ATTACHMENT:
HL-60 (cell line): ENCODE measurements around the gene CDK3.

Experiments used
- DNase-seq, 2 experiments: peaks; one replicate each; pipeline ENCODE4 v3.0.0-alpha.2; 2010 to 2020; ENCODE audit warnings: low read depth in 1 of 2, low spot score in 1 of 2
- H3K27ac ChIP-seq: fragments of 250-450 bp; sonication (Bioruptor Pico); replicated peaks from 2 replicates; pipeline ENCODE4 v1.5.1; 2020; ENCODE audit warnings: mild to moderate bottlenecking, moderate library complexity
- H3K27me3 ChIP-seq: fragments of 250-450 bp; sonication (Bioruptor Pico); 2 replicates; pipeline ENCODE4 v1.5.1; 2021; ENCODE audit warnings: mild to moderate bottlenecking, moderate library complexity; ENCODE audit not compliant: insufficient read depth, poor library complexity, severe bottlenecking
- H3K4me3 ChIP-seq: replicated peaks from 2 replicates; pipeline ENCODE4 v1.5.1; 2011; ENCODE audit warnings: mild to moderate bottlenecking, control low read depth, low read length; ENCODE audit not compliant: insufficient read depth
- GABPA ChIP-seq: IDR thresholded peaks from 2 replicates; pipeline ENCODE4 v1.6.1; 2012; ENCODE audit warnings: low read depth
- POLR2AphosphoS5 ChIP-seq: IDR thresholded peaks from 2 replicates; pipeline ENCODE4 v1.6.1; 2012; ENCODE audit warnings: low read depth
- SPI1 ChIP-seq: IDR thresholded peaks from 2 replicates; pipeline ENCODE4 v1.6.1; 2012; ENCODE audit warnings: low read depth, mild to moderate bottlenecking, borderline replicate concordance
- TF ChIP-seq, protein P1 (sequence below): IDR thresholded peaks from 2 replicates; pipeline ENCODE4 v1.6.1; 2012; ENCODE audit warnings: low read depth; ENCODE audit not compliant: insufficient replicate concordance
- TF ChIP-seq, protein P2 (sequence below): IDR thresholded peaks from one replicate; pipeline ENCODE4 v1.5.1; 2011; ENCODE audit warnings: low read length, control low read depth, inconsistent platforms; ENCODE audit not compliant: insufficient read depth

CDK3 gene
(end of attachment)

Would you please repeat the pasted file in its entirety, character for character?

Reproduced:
HL-60 (cell line): ENCODE measurements around the gene CDK3.

Experiments used
- DNase-seq, 2 experiments: peaks; one replicate each; pipeline ENCODE4 v3.0.0-alpha.2; 2010 to 2020; ENCODE audit warnings: low read depth in 1 of 2, low spot score in 1 of 2
- H3K27ac ChIP-seq: fragments of 250-450 bp; sonication (Bioruptor Pico); replicated peaks from 2 replicates; pipeline ENCODE4 v1.5.1; 2020; ENCODE audit warnings: mild to moderate bottlenecking, moderate library complexity
- H3K27me3 ChIP-seq: fragments of 250-450 bp; sonication (Bioruptor Pico); 2 replicates; pipeline ENCODE4 v1.5.1; 2021; ENCODE audit warnings: mild to moderate bottlenecking, moderate library complexity; ENCODE audit not compliant: insufficient read depth, poor library complexity, severe bottlenecking
- H3K4me3 ChIP-seq: replicated peaks from 2 replicates; pipeline ENCODE4 v1.5.1; 2011; ENCODE audit warnings: mild to moderate bottlenecking, control low read depth, low read length; ENCODE audit not compliant: insufficient read depth
- GABPA ChIP-seq: IDR thresholded peaks from 2 replicates; pipeline ENCODE4 v1.6.1; 2012; ENCODE audit warnings: low read depth
- POLR2AphosphoS5 ChIP-seq: IDR thresholded peaks from 2 replicates; pipeline ENCODE4 v1.6.1; 2012; ENCODE audit warnings: low read depth
- SPI1 ChIP-seq: IDR thresholded peaks from 2 replicates; pipeline ENCODE4 v1.6.1; 2012; ENCODE audit warnings: low read depth, mild to moderate bottlenecking, borderline replicate concordance
- TF ChIP-seq, protein P1 (sequence below): IDR thresholded peaks from 2 replicates; pipeline ENCODE4 v1.6.1; 2012; ENCODE audit warnings: low read depth; ENCODE audit not compliant: insufficient replicate concordance
- TF ChIP-seq, protein P2 (sequence below): IDR thresholded peaks from one replicate; pipeline ENCODE4 v1.5.1; 2011; ENCODE audit warnings: low read length, control low read depth, inconsistent platforms; ENCODE audit not compliant: insufficient read depth

CDK3 gene